"While I'm extremely excited to begin this discussion, I really want to stress it is the beginning," Driscoll said. She added, however, that RCG's interest is one more positive sign for the city.
"I'm thrilled about what this project says about our downtown ..." she said. "The downtown of Salem is really at a rebirth."
RCG is completing the Derby Lofts condominium redevelopment next door at the former Salem Laundry building. While it does not own any of the property on the Salem News block, it has purchase-and-sale agreements signed with the owner of the Salem News property and with the owner of the Delande Lighting building, Steinbergh said.
The developer will have to negotiate with the Salem Redevelopment Authority and other city entities to acquire the marketplace and city parking lots on Klop Alley and at the corner of Front and Lafayette streets.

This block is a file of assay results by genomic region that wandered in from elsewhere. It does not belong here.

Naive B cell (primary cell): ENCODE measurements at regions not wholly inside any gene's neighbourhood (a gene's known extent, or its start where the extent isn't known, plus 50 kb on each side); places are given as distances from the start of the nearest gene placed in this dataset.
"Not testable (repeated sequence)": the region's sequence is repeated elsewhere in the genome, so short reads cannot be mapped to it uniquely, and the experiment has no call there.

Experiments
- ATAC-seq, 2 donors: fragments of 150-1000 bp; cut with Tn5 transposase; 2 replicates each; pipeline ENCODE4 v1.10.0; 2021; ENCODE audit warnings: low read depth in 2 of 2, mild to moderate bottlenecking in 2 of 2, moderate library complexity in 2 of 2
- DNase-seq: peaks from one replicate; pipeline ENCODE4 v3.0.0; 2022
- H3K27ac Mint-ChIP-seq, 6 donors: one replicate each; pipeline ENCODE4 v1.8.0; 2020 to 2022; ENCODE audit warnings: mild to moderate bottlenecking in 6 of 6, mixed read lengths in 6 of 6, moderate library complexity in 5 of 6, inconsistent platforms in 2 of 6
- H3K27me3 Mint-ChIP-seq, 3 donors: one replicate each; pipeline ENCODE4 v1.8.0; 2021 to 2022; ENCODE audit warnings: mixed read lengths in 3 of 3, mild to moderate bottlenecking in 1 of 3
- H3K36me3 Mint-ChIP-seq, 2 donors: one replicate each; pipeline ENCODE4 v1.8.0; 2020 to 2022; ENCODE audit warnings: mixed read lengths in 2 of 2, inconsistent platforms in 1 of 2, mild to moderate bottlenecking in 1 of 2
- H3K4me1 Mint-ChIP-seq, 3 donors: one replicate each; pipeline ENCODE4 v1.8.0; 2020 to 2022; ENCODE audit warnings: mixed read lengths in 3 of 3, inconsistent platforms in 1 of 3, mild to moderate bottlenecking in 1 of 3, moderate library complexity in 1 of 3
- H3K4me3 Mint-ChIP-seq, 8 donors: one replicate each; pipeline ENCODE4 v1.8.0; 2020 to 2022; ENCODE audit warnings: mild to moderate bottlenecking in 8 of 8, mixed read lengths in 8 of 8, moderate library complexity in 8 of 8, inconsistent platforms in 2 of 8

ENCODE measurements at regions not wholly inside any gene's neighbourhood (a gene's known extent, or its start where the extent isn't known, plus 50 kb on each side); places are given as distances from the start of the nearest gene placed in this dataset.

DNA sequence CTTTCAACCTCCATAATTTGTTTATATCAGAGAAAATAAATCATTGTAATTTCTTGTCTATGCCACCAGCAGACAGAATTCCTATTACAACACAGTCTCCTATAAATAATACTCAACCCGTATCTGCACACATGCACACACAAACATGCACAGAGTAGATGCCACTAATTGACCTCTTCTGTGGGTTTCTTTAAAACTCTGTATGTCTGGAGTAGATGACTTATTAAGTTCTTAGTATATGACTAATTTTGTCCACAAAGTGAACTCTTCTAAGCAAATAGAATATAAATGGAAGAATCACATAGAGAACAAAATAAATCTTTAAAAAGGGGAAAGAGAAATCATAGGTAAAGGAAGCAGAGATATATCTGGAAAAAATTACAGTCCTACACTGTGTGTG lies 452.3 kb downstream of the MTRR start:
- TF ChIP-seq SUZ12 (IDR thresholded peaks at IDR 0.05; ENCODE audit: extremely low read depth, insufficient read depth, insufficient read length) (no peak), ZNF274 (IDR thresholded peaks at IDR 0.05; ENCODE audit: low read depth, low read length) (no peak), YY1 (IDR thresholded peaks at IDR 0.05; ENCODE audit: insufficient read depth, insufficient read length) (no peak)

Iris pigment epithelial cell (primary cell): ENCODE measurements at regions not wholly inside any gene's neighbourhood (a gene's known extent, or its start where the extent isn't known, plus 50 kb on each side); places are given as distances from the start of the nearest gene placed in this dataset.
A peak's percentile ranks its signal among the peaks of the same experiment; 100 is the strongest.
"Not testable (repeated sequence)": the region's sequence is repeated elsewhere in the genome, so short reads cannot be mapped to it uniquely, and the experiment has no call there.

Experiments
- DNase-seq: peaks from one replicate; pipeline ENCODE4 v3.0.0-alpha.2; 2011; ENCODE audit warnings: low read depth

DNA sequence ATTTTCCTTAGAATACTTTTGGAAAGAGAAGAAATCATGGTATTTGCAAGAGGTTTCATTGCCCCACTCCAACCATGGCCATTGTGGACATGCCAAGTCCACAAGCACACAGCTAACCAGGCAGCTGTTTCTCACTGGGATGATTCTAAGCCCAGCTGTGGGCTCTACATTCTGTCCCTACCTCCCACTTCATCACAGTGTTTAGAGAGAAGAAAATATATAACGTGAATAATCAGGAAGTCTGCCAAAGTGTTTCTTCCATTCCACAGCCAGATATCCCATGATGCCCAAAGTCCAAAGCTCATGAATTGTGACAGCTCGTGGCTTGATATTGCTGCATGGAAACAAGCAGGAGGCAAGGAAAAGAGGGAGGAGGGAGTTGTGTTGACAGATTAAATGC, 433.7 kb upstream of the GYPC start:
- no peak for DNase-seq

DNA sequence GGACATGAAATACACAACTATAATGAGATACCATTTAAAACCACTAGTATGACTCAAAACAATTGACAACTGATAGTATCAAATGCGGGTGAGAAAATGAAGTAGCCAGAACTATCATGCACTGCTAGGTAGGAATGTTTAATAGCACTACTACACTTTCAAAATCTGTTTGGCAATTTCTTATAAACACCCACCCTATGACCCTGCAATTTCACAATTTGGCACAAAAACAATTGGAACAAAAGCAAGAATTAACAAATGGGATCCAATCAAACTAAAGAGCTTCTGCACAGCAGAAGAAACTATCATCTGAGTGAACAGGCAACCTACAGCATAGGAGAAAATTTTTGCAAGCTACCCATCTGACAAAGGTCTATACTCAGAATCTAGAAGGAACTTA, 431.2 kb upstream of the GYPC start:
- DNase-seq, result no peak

One of the many challenges will be constructing a two-level underground garage with up to 500 parking spaces — almost half for public parking. RCG has done some initial testing that shows it's feasible, Steinbergh said.
The project will be done in phases, Steinbergh said, starting at the corner of Washington and New Derby streets.
Although it is impossible to say how long it will take to secure city permits, the developer hopes to start construction next year.
Under the current plan, Delande Lighting and the former Salem News building and printing plant would be demolished and replaced with new buildings. Another condo/retail building would go up at the corner of Front and Lafayette streets. The three main buildings would be five and six stories tall.